How to Take an Unforgettable Trip to Death Valley National Park

AUTHOR: Connor Ursin with @nationalparktravelers

Tucked away in the Mojave Desert of California is America’s lowest, hottest, and driest National Park.

But don’t let that fool you — Death Valley desert is one of the most unique and beautiful places in all of America.

Death Valley takes the crown as the largest National Park in the lower 48 states. With how vast and unbelievable it is, you’ll feel like you’re stepping onto another planet with each new area you explore.

But this isn’t a park where you show up and wing it without a plan. Phone service is very limited within Death Valley, and WiFi isn’t easy to come by. It’s best to have a general idea of where you’re going and where you plan to stay BEFORE you arrive at the park.

We have everything you need to know preparing for your trip and what to do in Death Valley! Discover where to stay, which hikes are a must, and other important things to know before you hit the road with your camper van rental.

The Best Time to Visit Death Valley National Park

If there’s one thing that likely comes to mind right away when you hear “Death Valley,” it’s how high those temperatures can soar. With temps as high as 134 degrees, you have to be careful about when you go.

The best time to visit Death Valley National Park is from October through April when temperatures are comfortable. Other than these months, Death Valley can be a dangerous place to visit.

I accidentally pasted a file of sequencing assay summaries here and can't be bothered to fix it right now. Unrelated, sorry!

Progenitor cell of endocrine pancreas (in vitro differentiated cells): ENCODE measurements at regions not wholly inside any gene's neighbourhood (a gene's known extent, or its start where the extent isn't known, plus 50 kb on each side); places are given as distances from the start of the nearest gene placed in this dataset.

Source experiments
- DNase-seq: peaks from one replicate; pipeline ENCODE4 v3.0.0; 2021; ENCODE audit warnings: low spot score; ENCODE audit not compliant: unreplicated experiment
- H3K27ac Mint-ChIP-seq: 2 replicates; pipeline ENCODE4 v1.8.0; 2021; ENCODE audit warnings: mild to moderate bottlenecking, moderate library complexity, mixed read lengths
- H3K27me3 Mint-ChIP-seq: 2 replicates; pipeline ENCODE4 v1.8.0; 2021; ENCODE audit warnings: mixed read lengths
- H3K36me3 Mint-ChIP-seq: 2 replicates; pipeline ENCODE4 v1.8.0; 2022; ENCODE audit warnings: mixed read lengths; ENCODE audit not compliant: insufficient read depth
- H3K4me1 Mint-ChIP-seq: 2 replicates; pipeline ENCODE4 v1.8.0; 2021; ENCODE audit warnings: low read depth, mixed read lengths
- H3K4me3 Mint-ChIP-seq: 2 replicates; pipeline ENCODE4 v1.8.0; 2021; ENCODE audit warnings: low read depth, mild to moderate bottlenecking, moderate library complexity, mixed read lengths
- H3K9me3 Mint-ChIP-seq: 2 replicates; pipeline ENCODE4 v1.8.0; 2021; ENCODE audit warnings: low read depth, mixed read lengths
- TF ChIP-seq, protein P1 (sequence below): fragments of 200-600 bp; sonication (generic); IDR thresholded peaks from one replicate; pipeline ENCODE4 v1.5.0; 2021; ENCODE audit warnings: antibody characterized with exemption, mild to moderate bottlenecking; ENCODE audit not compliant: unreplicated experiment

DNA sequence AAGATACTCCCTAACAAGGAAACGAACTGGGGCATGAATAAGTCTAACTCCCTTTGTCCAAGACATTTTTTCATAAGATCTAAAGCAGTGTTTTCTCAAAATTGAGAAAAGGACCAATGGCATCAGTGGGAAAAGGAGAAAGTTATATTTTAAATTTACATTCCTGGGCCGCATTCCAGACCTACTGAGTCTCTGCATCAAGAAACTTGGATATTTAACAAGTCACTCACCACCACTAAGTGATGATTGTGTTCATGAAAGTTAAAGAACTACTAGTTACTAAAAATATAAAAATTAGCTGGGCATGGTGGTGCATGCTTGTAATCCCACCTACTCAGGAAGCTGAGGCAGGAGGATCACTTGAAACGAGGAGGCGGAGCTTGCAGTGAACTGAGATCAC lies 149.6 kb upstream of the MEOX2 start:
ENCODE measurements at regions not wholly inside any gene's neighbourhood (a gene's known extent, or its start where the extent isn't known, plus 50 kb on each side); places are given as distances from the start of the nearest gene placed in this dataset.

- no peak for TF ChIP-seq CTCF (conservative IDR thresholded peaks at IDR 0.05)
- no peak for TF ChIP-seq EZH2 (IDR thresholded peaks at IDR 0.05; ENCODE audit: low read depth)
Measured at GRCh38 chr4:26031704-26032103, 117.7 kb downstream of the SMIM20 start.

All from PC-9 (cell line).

Things to Know Before Your Death Valley Trip

To enter Death Valley National Park, you will need to purchase either: 

  • $35, 7-day vehicle pass or
  • $55 annual pass

If you plan on visiting at least three National Parks/National Designated areas within one year, you can purchase an annual America the Beautiful Pass at the entrance station for $80.

The annual pass is well worth it —  the pass covers twelve months of entrance fees into any National Park in the US.

And remember to Leave No Trace when visiting. If you’re not familiar with the principles of leave no trace, here’s a great resource to learn about them before you go. We’re all responsible for leaving these beautiful areas exactly how we found them, and helping preserve the land for future generations ahead of us.